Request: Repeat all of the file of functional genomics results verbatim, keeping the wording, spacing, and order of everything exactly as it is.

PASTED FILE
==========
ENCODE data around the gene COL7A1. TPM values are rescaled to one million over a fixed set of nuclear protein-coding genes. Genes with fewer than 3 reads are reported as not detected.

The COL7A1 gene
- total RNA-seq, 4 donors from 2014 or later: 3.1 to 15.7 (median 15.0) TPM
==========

ENCODE data around the gene COL7A1. TPM values are rescaled to one million over a fixed set of nuclear protein-coding genes. Genes with fewer than 3 reads are reported as not detected.

The COL7A1 gene
- total RNA-seq, 4 donors from 2014 or later: 3.1 to 15.7 (median 15.0) TPM